NEW YORK -- While acknowledging that various sectors of the industry face challenges in 2017, industry insiders who took part in a panel discussion at Valerie Wilson Travel's 35th anniversary celebration here said they are looking toward the new year with guarded optimism.
Kimberly Wilson Wetty, co-president of Valerie Wilson Travel, moderated the panel on Thursday during the festivities at the St. Regis New York and kicked it off with a question about how the supplier panelists were looking at the year ahead.
Gary Murphy, vice president of sales and co-owner of AmaWaterways, noted that the months following the November 2015 terrorist attacks in Paris were challenging but said that without similar incidences he would remain optimistic looking toward 2017.
"We're very optimistic if everything stays quiet," he said.
Randall Soy, executive vice president of sales and marketing for Regent Seven Seas Cruises, said he sees a bright future, especially for agents.
"This is a resilient business, [with] obviously resilient partners; 2016, like most, had its challenges, its ups and downs," Soy said.
Virtuoso sales are up about 4.6% year over year in 2016, according to CEO Matthew Upchurch, which he said was not bad considering the tumultuous year as a whole. Things like Zika affected sales, but Upchurch repeated a phrase he first uttered a few years ago: "The travel adviser is the hottest new thing that never went away."
It's a good climate for advisers, he said, especially considering that millennials are turning to them in greater numbers.
Kimberly Wilson Wetty, co-president of Valerie Wilson Travel, moderated the panel Photo Credit: Jamie Biesiada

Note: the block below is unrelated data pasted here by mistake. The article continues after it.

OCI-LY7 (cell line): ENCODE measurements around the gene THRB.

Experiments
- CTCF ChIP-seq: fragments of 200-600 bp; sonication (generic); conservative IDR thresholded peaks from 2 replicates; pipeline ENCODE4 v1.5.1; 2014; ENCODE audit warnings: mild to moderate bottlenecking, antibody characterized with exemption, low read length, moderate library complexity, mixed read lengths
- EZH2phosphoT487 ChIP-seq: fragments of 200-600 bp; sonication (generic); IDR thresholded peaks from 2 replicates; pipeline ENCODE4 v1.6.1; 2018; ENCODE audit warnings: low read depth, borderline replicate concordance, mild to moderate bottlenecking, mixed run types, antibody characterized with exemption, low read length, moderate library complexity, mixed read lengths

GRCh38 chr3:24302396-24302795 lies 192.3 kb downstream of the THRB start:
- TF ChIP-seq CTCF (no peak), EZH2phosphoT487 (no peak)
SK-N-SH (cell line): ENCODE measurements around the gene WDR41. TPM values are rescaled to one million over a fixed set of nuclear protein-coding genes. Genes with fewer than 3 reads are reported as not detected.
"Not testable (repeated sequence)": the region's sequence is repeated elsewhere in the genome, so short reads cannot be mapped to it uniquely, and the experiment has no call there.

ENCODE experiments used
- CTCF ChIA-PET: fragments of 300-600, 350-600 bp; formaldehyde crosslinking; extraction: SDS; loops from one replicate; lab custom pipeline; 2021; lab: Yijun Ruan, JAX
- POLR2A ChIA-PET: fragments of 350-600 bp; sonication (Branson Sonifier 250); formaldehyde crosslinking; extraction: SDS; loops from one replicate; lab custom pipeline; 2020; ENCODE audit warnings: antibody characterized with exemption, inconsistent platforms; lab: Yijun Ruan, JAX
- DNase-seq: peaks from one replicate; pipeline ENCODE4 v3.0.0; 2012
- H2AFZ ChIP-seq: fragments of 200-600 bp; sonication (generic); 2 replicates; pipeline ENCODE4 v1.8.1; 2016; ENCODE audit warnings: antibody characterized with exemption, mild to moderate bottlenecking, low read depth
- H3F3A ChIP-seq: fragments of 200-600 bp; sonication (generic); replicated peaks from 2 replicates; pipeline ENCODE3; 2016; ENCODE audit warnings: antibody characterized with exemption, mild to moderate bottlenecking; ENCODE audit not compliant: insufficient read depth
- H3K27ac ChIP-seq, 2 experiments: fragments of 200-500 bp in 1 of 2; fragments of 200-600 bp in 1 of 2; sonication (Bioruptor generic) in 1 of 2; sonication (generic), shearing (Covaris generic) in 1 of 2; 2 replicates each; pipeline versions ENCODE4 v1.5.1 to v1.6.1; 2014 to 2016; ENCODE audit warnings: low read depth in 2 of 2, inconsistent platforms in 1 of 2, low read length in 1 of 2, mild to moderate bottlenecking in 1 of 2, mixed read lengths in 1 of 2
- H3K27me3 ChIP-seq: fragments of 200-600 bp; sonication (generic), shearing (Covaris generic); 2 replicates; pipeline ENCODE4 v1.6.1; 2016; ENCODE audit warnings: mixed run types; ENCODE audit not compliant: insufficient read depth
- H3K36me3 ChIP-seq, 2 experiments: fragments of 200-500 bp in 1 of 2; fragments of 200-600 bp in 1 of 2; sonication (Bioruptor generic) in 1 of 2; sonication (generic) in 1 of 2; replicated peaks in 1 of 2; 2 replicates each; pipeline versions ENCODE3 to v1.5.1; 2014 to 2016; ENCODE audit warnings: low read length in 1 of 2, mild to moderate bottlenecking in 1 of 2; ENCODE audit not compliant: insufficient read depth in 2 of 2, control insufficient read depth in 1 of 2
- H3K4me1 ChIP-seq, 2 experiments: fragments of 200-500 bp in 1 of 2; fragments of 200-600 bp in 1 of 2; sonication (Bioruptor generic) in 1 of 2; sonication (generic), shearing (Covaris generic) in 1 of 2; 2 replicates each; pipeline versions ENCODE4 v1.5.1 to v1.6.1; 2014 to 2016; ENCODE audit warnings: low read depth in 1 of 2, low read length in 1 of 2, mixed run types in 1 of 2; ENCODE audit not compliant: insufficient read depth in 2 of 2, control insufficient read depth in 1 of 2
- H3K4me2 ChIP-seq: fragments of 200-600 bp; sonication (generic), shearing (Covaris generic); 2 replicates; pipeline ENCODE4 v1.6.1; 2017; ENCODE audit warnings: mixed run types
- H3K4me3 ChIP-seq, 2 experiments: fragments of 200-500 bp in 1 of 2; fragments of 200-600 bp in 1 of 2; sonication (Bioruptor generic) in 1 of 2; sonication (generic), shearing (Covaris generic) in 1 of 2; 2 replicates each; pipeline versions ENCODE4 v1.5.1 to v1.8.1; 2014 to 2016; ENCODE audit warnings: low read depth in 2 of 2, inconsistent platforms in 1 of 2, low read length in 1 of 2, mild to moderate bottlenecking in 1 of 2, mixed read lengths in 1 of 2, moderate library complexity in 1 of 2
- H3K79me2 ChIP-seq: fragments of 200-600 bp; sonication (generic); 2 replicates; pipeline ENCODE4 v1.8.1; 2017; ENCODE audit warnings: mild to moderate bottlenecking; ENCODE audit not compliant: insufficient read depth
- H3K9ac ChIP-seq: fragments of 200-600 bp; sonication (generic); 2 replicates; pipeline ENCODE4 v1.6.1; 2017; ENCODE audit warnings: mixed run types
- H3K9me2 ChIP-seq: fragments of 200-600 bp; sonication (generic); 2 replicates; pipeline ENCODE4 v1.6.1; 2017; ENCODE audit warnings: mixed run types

Wetty asked panelists about the challenges facing their respective sectors.
For Regent, Soy said, one of the biggest challenges is finding new customers to experience the brand, including a large number of baby boomers who haven't sailed with the line.
Educating agents about what sets AmaWaterways apart is a challenge, Murphy said. He encouraged advisers to take a cruise with his company and experience the product for themselves to better understand it.
The challenge for Delta is the unknown, something the carrier has tried to build into its business model so it can weather any situation, according to Chuck Imhof, its vice president of New York sales.
From a hotel standpoint, it remains difficult to keep up with the latest trends that luxury travelers have come to expect, according to John Stauss, regional vice president and general manager for Four Seasons Hotels & Resorts.
For instance, a luxury traveler might simply decide to replace a slightly dated bathroom at home; it isn't that easy for a hotel. It's a matter of keeping up with change, he said.
Stauss also noted that particular challenge won't go away for hoteliers, it will just accelerate.
Later Thursday morning during a press panel, Wetty and her sister, co-president Jennifer Wilson-Buttigieg, addressed challenges that agencies face going forward.
From a corporate travel perspective, Wilson-Buttigieg said one of the biggest issue is finding passionate advisers. She also said there is a perception that Valerie Wilson Travel does not utilize technology to its fullest potential. She said that by listing the agency's technology partners on its website, they're trying to better educate clients and potential clients about the technology they do employ.
Finding new talent can also be difficult on the leisure side of the business, Wetty said, but the company has created a mentorship program for new advisers, one she said has been "incredibly successful."
Commission structure is also something that remains top of mind for Wetty. Preferred suppliers currently pay her agency a high commission, but she acknowledged that that could change. She did say that Valerie Wilson Travel charges service fees, something she remains in favor of.
Rate parity also remains a concern for Wetty, as clients often go online to research quotes their agents have given them. To help curb the amount of work agents have to do in researching and explaining costs clients might find online, her agency's leisure team now must include an online rate in quotes to show clients that they have already vetted the quote.